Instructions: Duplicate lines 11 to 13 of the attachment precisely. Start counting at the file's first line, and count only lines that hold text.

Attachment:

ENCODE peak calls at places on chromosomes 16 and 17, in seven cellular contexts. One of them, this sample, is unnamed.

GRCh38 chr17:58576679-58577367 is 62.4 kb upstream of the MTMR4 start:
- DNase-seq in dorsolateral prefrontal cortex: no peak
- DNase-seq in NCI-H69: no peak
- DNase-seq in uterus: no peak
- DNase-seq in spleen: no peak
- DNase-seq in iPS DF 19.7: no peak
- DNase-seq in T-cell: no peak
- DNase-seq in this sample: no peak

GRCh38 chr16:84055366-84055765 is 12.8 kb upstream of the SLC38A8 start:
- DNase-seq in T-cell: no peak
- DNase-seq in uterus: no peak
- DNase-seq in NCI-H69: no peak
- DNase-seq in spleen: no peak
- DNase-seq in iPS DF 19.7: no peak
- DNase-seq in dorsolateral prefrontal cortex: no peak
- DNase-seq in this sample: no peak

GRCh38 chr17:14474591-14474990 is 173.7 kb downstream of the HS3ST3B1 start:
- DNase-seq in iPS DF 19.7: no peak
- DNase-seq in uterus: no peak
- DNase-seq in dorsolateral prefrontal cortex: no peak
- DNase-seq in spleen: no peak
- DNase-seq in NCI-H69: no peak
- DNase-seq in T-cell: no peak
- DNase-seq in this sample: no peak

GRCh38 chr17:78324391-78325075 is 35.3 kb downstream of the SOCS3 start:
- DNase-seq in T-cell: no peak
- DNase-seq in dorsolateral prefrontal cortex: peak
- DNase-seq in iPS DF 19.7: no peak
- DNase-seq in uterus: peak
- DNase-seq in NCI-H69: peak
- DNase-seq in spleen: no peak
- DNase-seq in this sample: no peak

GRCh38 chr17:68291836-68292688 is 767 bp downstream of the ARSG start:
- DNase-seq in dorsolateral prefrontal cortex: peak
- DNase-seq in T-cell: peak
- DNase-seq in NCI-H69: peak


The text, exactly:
- DNase-seq in T-cell: no peak
- DNase-seq in uterus: no peak
- DNase-seq in NCI-H69: no peak